I was recently pointed to a 2015 article in Times Higher Education that discusses the problems of meaningless bureaucratic work in academia: “Bureaucracy: why won’t scholars break their paper chains?”. The article is by the U.K. academic Eliane Glaser, who has interesting things to contribute from her own work. But the article is most interesting for the extensive discussion of David Graeber’s recent work on bureaucracy and control in his book, The Utopia of Rules: On Technology, Stupidity, and the Secret Joys of Bureaucracy
Time allocation forms, research excellence framework documentation, module monitoring, and research funding applications: these Gradgrindian horrors are the subject of many a senior common room rant, and they have been extensively documented in these pages. Academics are spending less and less time thinking, reading and writing, and ever more time filling out forms. It seems clear that bureaucracy is somehow intertwined with the transformation of what were once institutions devoted to the pursuit of knowledge into commercial enterprises. Yet for me, two conundrums remain. If the “modernisation” of higher education is supposedly all about efficiency and productivity, why are managers imposing tasks that are by any common-sense measure a complete waste of time? And if academics are so demonstrably fed up with demands to fill out yet another piece of pointless paperwork, why do we continue to consent?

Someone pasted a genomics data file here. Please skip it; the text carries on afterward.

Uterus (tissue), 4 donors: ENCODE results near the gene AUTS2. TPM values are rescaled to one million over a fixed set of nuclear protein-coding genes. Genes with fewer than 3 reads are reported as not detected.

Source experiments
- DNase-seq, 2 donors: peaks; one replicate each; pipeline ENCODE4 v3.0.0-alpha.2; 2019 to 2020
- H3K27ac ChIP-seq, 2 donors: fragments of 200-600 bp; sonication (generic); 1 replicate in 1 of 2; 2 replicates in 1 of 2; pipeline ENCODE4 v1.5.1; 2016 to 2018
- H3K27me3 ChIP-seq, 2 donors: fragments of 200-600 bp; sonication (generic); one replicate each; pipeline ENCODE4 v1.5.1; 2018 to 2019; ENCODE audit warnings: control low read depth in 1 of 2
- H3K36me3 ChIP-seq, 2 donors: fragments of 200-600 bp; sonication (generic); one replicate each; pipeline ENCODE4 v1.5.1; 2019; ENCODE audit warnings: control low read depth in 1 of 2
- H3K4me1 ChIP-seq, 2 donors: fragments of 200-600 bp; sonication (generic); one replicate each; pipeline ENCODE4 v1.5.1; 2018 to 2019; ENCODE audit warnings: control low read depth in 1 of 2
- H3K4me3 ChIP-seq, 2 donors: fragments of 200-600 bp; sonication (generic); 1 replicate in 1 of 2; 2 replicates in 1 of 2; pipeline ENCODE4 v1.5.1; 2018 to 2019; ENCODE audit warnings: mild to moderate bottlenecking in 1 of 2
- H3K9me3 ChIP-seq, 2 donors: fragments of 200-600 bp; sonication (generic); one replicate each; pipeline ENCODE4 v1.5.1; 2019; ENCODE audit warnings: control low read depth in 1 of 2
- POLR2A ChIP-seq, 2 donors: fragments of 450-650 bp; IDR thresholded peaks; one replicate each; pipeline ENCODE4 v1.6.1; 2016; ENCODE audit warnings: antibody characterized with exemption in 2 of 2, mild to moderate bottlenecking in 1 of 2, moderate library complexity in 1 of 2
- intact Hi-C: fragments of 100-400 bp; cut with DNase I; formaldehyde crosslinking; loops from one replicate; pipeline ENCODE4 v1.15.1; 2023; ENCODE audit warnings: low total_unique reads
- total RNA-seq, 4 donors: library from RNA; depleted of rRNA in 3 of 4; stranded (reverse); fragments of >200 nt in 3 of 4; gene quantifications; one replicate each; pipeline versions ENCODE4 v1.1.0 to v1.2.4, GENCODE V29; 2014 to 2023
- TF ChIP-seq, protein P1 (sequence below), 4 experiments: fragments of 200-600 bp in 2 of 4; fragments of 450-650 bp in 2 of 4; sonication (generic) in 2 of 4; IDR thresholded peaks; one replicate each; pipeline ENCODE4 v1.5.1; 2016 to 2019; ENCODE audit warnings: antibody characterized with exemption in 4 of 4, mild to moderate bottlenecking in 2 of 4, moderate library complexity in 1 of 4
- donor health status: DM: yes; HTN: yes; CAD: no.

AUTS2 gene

More in that vein. For people working in universities today, you will recognize much of this “time allocation”, “assessment”, and other bureaucratrivia.